The Treasury review of the relationship between the Financial Ombudsman Service and the FSA has all but ruled out an external right of appeal for firms despite repeated calls from the industry for an appeal process.
The consultation paper, published last week, points out that establishing a right of appeal or giving a body the power to set aside an ombudsman's final decision and replace it with a new one would require an amendment of the Financial Services and Markets Act which would need primary legislation.
It suggests improving the process before the final decision. It says if appeal rights were made available to firms, equivalent rights would also have to be available to consumers and underlines that if a firm invoked an appeal it would have to meet the costs regardless of the outcome.
Wider implications of cases are also considered in the consultation paper, which suggests that the FSA and FOS should nominate named individuals within both organisations as points of contact who would be able to receive recommendations from firms, trade bodies and consumer bodies.
The paper considers the use of test cases when the issue is predominantly a legal one, looking at referring the matter to the courts as an alternative to the FOS handling it.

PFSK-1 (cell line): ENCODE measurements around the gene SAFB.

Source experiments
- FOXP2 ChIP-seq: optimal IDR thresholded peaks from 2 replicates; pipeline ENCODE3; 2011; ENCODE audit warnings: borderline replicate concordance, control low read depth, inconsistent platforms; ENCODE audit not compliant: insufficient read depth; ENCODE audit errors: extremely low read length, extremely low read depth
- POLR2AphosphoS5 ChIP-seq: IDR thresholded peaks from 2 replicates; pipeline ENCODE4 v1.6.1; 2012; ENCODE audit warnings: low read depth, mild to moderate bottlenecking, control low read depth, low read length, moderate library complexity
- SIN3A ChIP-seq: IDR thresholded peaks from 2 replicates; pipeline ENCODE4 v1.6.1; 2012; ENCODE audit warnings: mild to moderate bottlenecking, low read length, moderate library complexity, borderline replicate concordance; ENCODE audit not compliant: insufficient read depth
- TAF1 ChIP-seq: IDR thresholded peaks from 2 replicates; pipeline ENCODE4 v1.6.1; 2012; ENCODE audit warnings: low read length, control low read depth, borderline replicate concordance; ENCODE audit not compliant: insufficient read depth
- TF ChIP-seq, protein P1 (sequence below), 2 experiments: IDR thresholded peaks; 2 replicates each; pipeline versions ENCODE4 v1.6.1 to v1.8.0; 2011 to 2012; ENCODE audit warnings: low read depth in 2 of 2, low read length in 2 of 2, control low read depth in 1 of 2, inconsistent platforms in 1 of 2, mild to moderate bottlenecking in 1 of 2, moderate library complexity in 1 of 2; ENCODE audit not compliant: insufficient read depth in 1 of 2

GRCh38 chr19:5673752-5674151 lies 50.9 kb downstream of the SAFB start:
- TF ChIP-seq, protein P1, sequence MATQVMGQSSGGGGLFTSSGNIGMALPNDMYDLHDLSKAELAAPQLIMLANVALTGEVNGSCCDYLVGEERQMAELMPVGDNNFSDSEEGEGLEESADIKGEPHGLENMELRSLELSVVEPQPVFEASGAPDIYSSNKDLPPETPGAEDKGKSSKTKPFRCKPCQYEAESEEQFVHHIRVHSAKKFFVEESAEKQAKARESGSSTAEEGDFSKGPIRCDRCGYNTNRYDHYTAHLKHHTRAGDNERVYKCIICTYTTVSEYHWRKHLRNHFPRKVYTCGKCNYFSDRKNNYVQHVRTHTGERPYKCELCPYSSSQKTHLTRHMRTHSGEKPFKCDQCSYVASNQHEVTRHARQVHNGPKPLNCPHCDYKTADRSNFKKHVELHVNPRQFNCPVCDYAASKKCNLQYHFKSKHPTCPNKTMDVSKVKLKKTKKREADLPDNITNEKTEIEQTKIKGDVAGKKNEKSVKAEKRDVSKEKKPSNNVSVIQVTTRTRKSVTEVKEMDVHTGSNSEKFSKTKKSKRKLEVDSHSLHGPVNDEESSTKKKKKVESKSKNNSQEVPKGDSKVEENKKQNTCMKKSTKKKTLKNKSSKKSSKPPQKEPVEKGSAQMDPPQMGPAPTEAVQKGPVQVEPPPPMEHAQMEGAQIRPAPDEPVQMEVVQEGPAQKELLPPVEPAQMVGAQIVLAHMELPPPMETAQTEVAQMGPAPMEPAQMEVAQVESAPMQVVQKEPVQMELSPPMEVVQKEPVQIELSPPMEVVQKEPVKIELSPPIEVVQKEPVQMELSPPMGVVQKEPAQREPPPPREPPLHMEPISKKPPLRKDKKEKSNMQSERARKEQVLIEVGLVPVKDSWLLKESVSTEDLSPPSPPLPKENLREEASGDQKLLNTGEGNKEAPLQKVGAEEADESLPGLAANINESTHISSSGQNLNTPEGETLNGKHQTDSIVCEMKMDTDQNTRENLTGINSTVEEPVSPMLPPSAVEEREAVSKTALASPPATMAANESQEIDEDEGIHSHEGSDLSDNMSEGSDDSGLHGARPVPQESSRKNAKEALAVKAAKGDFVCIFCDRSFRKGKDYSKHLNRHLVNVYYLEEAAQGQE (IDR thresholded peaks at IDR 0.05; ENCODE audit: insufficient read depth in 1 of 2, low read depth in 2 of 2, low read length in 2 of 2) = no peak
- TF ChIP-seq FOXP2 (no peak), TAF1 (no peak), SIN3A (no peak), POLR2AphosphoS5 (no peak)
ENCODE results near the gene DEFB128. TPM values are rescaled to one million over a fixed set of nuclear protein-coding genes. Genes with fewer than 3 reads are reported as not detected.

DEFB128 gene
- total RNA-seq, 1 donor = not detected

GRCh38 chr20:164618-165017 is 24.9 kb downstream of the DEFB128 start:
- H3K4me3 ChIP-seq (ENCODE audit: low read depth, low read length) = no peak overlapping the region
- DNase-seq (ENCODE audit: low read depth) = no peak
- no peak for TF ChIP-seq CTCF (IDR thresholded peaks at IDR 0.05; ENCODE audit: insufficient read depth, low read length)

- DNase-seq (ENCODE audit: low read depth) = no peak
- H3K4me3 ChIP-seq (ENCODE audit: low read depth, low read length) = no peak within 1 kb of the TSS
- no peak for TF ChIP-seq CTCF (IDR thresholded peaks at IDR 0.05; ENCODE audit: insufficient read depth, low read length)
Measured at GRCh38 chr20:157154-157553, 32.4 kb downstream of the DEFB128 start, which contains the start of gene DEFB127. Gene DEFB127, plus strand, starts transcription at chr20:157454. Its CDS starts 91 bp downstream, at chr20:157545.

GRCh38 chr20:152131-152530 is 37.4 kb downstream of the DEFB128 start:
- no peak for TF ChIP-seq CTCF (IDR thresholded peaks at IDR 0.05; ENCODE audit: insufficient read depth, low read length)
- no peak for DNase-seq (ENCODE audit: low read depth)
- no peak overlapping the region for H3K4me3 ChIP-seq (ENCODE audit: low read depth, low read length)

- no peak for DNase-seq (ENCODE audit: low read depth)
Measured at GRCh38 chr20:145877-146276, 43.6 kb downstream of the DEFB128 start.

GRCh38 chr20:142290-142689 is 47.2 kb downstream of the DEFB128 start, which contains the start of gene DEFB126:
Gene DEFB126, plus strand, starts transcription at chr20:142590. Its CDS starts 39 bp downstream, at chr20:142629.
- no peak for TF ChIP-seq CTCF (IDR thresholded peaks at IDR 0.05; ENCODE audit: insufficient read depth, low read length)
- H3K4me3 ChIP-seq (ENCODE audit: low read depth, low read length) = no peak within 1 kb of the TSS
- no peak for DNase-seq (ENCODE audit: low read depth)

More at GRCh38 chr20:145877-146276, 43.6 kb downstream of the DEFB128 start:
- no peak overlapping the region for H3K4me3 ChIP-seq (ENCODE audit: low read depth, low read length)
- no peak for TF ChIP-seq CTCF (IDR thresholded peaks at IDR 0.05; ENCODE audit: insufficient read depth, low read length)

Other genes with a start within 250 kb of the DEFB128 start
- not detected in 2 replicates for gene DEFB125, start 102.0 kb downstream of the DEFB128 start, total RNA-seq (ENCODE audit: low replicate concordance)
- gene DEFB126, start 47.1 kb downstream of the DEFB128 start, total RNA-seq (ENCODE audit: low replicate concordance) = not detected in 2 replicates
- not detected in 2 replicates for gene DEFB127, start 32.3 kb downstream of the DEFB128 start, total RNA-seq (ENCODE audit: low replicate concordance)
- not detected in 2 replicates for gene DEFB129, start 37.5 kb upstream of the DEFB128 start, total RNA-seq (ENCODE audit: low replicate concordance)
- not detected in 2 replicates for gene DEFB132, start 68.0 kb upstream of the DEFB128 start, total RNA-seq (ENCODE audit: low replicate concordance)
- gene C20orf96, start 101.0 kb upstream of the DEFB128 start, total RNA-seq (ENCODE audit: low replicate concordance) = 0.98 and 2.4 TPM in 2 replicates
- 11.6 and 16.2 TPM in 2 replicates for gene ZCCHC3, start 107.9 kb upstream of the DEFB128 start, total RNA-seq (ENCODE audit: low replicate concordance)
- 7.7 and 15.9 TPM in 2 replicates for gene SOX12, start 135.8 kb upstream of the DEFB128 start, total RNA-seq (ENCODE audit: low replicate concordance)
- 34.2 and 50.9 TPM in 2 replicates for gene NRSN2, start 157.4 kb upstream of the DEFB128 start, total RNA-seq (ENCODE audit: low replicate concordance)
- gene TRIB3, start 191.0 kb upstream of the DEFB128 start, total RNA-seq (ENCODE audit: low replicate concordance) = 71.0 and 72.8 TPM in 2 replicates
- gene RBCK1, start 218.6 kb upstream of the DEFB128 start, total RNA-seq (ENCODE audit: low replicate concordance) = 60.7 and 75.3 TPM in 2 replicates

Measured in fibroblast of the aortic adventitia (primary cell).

FSA managing director retail markets Clive Briault says: “We are seeking to clarify the differing roles and responsibilities of the FSA and FOS when wider-implication cases arise.”
Chief ombudsman Walter Merricks says: “We also consult on the use of test cases as an alternative to us making decisions on cases that turn on a legal issue; a similar mechanism was available in the former PIA and Banking Ombuds-man Schemes.”
Aifa director general Paul Smee says: “This is clearly a very important paper but we must not expect radical change because primary legislation would be needed. With regard to appeals, IFAs must bear in mind that any new procedure would bring cost as well as benefit.”